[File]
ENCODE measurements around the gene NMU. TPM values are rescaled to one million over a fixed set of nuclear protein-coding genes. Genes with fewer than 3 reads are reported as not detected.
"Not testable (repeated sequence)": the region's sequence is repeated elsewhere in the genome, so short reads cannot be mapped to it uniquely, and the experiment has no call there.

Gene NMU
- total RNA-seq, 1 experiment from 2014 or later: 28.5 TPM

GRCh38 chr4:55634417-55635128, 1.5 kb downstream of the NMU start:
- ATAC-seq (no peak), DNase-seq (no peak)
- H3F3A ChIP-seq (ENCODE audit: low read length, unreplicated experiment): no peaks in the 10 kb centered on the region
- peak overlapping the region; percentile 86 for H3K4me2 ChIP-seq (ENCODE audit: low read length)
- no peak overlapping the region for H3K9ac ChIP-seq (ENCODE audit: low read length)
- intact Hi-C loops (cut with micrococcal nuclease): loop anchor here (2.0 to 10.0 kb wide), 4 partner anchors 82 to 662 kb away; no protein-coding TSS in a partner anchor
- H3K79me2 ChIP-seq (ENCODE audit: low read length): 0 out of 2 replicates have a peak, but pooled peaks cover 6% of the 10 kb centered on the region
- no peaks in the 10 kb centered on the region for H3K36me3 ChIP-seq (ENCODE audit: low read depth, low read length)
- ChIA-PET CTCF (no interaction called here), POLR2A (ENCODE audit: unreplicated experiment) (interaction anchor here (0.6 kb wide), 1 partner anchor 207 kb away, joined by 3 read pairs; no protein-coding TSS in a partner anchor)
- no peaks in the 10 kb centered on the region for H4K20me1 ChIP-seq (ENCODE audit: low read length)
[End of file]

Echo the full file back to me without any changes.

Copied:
ENCODE measurements around the gene NMU. TPM values are rescaled to one million over a fixed set of nuclear protein-coding genes. Genes with fewer than 3 reads are reported as not detected.
"Not testable (repeated sequence)": the region's sequence is repeated elsewhere in the genome, so short reads cannot be mapped to it uniquely, and the experiment has no call there.

Gene NMU
- total RNA-seq, 1 experiment from 2014 or later: 28.5 TPM

GRCh38 chr4:55634417-55635128, 1.5 kb downstream of the NMU start:
- ATAC-seq (no peak), DNase-seq (no peak)
- H3F3A ChIP-seq (ENCODE audit: low read length, unreplicated experiment): no peaks in the 10 kb centered on the region
- peak overlapping the region; percentile 86 for H3K4me2 ChIP-seq (ENCODE audit: low read length)
- no peak overlapping the region for H3K9ac ChIP-seq (ENCODE audit: low read length)
- intact Hi-C loops (cut with micrococcal nuclease): loop anchor here (2.0 to 10.0 kb wide), 4 partner anchors 82 to 662 kb away; no protein-coding TSS in a partner anchor
- H3K79me2 ChIP-seq (ENCODE audit: low read length): 0 out of 2 replicates have a peak, but pooled peaks cover 6% of the 10 kb centered on the region
- no peaks in the 10 kb centered on the region for H3K36me3 ChIP-seq (ENCODE audit: low read depth, low read length)
- ChIA-PET CTCF (no interaction called here), POLR2A (ENCODE audit: unreplicated experiment) (interaction anchor here (0.6 kb wide), 1 partner anchor 207 kb away, joined by 3 read pairs; no protein-coding TSS in a partner anchor)
- no peaks in the 10 kb centered on the region for H4K20me1 ChIP-seq (ENCODE audit: low read length)